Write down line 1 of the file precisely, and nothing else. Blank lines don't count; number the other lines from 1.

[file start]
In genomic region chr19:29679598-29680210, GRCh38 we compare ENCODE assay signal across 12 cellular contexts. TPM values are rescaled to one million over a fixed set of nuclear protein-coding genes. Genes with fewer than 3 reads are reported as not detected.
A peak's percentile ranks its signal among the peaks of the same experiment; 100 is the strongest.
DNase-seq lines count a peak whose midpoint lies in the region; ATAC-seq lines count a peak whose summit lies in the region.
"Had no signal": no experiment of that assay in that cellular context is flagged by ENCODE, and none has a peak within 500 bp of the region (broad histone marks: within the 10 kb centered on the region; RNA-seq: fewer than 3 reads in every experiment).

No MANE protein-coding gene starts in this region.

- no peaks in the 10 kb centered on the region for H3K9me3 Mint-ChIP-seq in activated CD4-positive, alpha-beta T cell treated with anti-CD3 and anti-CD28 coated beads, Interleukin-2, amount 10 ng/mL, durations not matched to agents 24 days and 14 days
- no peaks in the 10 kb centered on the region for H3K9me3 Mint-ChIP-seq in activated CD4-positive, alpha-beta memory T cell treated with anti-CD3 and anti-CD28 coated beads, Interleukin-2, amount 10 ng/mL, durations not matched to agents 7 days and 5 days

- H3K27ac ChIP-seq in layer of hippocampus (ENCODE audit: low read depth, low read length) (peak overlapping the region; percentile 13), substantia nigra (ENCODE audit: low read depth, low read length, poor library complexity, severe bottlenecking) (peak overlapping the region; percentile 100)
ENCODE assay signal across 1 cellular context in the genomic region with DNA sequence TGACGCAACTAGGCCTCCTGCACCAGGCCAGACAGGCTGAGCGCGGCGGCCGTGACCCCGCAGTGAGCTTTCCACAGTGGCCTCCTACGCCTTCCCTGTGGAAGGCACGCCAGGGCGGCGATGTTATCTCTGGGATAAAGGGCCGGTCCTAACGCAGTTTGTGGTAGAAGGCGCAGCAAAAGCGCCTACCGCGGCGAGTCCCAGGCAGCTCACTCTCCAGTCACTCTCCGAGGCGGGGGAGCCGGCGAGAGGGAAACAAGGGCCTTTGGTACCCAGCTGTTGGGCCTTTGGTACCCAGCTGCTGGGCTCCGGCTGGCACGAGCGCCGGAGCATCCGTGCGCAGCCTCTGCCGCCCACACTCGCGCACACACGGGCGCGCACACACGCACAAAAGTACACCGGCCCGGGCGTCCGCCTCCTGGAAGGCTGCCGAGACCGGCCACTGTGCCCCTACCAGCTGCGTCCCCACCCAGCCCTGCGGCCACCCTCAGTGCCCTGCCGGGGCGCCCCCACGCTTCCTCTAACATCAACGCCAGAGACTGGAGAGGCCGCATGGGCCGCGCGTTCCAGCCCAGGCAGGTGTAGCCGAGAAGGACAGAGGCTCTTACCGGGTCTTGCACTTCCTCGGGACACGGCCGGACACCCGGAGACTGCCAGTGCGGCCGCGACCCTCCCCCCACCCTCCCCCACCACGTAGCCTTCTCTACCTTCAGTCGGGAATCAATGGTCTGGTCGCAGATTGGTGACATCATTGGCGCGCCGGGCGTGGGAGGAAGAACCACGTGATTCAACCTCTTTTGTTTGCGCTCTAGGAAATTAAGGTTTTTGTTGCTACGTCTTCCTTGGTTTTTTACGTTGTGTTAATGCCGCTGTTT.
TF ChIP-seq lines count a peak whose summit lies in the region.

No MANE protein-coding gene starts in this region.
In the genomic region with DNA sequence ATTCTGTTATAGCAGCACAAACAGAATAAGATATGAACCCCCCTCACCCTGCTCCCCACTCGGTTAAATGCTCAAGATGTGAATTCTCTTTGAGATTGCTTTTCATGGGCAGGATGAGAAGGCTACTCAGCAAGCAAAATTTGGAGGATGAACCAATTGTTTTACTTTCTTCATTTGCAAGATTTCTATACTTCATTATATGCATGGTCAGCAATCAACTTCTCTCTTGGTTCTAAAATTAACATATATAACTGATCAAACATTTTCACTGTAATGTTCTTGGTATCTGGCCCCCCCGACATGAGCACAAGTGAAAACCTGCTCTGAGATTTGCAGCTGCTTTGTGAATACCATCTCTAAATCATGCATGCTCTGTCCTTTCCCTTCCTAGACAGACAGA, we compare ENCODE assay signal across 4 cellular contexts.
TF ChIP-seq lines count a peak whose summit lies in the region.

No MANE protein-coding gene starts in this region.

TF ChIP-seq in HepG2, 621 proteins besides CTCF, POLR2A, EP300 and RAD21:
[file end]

In genomic region chr19:29679598-29680210, GRCh38 we compare ENCODE assay signal across 12 cellular contexts. TPM values are rescaled to one million over a fixed set of nuclear protein-coding genes. Genes with fewer than 3 reads are reported as not detected.